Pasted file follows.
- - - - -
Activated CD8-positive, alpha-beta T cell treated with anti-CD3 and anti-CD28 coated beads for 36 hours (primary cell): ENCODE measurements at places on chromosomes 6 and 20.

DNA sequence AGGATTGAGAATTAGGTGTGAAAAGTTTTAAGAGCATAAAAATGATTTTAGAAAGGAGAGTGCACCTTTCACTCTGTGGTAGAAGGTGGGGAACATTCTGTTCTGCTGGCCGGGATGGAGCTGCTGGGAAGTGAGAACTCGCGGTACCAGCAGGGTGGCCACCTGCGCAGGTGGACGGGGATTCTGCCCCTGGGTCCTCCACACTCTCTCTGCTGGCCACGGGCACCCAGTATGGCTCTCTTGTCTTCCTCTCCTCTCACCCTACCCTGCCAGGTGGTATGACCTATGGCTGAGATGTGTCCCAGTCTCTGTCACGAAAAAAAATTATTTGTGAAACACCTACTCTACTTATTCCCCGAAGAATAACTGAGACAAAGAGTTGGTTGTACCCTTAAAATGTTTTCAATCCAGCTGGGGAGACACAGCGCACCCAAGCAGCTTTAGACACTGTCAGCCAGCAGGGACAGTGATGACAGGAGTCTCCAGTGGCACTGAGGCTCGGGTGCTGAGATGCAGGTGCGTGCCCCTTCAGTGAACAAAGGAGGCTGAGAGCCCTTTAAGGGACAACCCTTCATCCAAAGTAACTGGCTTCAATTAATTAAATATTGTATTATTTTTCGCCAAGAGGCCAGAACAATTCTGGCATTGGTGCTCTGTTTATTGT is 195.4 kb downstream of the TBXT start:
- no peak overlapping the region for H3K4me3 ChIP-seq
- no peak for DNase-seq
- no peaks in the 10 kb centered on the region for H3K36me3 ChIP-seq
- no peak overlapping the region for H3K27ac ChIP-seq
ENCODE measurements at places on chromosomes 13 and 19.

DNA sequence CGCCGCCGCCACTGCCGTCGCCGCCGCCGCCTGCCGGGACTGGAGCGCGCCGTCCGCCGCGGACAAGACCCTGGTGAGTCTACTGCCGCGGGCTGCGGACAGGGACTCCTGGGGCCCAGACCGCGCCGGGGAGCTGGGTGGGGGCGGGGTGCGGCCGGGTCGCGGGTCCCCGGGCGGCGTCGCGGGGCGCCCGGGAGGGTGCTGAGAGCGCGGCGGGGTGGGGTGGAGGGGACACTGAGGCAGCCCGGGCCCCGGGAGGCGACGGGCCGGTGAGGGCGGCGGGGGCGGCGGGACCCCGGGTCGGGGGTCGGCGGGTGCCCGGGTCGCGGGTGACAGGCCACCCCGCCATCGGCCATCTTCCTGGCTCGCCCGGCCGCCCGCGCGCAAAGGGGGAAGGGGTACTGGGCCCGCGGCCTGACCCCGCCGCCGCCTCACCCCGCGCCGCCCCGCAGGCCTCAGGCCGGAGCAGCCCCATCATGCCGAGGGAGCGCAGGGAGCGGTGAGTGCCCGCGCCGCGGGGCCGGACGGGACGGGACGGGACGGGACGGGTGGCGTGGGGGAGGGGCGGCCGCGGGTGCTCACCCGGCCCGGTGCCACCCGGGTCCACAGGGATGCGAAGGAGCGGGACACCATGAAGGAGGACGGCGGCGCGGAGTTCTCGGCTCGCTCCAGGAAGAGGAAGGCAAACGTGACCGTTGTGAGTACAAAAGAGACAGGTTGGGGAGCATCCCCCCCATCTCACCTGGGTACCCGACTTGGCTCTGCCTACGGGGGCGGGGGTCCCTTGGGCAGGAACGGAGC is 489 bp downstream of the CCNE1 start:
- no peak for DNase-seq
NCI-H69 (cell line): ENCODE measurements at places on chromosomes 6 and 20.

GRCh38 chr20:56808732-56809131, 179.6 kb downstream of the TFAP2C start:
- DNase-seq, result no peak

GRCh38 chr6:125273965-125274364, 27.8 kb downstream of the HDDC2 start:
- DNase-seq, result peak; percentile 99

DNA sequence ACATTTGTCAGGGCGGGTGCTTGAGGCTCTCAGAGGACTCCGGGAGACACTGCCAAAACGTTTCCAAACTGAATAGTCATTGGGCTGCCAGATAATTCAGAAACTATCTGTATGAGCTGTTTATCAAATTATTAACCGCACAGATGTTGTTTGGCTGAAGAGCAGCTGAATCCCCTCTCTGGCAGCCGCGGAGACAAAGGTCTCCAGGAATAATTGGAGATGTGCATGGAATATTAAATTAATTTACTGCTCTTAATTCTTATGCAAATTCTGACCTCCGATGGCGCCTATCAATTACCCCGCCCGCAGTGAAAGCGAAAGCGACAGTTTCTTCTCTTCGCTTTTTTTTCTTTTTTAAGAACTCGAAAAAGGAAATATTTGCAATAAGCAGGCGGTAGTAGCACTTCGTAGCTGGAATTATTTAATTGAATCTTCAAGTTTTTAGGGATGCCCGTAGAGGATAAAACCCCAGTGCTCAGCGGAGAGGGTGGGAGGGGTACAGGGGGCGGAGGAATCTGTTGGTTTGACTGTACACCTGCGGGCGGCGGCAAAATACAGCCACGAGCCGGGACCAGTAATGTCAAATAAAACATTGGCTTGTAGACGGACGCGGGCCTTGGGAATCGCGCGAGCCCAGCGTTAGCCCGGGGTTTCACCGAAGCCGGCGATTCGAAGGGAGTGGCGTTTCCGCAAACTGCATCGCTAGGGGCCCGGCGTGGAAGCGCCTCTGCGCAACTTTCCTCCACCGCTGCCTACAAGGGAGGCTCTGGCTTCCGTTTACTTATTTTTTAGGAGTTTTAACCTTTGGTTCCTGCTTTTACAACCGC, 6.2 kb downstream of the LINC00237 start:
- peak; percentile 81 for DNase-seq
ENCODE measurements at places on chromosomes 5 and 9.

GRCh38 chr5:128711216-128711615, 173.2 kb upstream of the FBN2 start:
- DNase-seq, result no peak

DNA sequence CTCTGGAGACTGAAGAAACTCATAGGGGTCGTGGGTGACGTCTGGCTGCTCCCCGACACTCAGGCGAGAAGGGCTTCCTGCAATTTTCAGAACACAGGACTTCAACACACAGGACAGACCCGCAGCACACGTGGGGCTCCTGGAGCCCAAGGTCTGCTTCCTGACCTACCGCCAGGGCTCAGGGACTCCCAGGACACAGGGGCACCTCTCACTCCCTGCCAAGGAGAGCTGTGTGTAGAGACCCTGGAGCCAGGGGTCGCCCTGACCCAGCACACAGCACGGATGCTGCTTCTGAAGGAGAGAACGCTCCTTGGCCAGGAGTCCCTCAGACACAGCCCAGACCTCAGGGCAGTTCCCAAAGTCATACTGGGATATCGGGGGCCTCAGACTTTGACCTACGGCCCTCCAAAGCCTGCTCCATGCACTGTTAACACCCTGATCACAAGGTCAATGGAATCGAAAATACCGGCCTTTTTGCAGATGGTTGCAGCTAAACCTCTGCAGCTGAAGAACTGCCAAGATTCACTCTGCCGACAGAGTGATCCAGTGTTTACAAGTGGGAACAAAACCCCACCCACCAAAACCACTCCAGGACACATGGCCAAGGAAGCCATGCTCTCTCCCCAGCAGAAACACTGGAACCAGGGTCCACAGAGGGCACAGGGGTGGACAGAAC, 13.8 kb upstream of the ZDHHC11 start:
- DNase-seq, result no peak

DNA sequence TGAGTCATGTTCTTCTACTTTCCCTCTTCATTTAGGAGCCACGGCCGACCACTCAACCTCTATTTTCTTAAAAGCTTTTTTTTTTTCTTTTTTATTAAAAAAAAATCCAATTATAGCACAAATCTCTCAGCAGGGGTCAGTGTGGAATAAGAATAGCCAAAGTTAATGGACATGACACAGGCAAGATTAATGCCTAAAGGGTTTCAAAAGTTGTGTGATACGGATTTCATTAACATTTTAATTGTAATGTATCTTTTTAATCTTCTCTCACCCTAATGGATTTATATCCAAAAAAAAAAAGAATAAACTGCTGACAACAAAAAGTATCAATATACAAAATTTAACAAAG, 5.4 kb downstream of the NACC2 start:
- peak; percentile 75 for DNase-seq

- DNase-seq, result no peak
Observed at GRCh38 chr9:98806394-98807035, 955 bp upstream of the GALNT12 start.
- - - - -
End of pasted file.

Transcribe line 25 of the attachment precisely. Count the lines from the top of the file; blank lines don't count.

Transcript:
Observed at GRCh38 chr9:98806394-98807035, 955 bp upstream of the GALNT12 start.